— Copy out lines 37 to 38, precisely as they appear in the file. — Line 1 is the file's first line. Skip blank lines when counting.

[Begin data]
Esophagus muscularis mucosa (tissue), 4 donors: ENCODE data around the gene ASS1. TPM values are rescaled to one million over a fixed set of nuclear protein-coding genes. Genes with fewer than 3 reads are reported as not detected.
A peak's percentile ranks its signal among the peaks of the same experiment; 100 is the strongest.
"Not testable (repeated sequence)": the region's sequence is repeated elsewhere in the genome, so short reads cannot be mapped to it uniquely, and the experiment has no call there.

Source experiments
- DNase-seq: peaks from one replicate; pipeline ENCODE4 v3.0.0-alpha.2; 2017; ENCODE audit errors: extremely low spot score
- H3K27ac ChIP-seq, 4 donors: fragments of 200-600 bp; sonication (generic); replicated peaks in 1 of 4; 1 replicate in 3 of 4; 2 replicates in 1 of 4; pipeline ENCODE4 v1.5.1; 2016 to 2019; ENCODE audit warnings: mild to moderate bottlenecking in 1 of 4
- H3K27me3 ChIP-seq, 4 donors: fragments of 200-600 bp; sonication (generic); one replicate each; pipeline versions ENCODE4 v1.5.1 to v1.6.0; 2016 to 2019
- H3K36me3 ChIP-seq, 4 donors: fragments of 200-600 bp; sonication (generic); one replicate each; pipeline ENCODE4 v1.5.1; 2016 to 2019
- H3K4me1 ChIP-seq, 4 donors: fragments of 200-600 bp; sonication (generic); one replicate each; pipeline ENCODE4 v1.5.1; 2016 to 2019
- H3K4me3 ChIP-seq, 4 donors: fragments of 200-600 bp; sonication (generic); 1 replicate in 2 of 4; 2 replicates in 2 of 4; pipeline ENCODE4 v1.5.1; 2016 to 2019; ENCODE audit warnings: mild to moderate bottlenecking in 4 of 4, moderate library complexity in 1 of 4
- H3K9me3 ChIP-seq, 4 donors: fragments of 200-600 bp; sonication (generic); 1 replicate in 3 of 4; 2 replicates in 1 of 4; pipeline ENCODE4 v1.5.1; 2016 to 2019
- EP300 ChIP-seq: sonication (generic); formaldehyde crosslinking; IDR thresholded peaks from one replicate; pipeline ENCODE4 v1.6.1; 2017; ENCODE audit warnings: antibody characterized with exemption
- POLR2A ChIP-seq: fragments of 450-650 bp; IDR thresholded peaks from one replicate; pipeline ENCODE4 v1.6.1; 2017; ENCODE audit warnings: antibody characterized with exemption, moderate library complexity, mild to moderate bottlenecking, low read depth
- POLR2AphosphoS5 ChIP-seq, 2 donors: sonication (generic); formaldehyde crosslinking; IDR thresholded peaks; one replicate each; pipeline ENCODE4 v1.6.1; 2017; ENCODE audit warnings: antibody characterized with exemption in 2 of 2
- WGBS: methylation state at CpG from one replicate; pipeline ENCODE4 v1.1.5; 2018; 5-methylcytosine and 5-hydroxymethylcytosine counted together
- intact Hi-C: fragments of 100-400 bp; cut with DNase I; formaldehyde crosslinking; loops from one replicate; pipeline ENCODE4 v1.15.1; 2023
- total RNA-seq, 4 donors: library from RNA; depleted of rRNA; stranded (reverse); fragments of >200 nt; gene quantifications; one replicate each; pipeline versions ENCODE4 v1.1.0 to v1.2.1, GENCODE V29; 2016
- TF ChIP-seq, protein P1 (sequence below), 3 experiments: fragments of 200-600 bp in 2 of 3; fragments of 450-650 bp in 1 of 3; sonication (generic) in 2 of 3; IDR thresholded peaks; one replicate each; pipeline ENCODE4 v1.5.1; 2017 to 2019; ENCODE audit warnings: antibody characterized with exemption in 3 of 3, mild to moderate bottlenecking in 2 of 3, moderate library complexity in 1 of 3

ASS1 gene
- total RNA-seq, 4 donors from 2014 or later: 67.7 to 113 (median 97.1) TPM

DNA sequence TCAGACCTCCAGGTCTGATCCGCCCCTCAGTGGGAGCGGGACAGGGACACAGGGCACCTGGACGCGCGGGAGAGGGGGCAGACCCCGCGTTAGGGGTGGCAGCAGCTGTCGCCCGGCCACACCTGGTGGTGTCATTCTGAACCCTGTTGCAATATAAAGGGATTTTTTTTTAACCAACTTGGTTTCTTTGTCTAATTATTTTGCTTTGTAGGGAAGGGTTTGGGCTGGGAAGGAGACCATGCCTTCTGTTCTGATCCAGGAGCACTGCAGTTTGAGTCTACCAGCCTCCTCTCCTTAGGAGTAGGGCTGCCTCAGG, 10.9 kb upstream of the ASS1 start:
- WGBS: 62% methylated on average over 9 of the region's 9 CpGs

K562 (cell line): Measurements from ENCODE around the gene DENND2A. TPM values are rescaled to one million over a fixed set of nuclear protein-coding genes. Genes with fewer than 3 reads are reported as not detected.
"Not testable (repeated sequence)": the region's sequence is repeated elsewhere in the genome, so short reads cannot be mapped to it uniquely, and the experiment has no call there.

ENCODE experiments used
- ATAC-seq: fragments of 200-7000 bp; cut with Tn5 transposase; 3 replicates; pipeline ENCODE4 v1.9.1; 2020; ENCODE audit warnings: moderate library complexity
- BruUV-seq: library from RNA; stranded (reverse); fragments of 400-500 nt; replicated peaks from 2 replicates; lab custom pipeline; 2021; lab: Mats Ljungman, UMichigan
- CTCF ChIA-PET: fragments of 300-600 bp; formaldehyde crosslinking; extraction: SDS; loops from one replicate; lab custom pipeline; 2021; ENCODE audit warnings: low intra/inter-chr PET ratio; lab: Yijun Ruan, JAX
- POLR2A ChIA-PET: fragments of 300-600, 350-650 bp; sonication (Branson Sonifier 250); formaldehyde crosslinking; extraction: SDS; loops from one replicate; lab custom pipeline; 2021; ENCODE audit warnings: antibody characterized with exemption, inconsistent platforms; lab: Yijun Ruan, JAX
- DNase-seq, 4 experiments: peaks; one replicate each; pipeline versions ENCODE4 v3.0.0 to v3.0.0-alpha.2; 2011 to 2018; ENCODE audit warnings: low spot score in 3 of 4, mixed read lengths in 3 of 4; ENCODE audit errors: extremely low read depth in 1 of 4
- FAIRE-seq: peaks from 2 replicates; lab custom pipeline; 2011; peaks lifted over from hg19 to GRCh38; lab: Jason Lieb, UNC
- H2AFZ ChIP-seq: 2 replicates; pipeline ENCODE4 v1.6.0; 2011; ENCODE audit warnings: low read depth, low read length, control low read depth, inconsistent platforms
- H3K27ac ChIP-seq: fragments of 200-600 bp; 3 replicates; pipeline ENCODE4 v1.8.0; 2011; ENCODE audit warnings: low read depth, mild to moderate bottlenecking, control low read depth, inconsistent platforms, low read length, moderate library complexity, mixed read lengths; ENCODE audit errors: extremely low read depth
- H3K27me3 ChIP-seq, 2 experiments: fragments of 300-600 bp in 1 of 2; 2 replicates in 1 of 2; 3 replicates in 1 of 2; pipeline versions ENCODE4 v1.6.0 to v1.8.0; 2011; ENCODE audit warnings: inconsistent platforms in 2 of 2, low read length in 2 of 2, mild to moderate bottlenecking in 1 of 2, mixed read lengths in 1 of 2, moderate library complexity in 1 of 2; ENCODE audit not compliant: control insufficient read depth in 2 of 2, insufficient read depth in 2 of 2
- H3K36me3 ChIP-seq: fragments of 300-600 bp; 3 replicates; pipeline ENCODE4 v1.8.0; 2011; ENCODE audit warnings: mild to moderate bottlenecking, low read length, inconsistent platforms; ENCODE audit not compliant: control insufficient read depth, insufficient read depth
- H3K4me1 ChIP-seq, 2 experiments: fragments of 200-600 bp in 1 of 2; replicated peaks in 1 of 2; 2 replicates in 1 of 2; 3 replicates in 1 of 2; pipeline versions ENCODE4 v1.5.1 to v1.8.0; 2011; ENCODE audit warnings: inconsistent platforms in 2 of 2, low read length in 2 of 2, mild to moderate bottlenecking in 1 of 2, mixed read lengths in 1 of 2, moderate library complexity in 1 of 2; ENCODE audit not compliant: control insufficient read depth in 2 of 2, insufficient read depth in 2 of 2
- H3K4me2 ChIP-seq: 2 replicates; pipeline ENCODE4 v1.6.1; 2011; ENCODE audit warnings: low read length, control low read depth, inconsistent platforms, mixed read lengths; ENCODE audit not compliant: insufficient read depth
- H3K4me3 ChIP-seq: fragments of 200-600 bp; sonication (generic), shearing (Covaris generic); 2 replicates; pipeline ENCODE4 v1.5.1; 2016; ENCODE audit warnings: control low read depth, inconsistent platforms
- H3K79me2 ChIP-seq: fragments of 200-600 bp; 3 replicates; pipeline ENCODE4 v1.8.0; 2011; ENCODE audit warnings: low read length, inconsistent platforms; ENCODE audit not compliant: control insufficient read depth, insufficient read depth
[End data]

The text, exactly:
- H3K4me2 ChIP-seq: 2 replicates; pipeline ENCODE4 v1.6.1; 2011; ENCODE audit warnings: low read length, control low read depth, inconsistent platforms, mixed read lengths; ENCODE audit not compliant: insufficient read depth
- H3K4me3 ChIP-seq: fragments of 200-600 bp; sonication (generic), shearing (Covaris generic); 2 replicates; pipeline ENCODE4 v1.5.1; 2016; ENCODE audit warnings: control low read depth, inconsistent platforms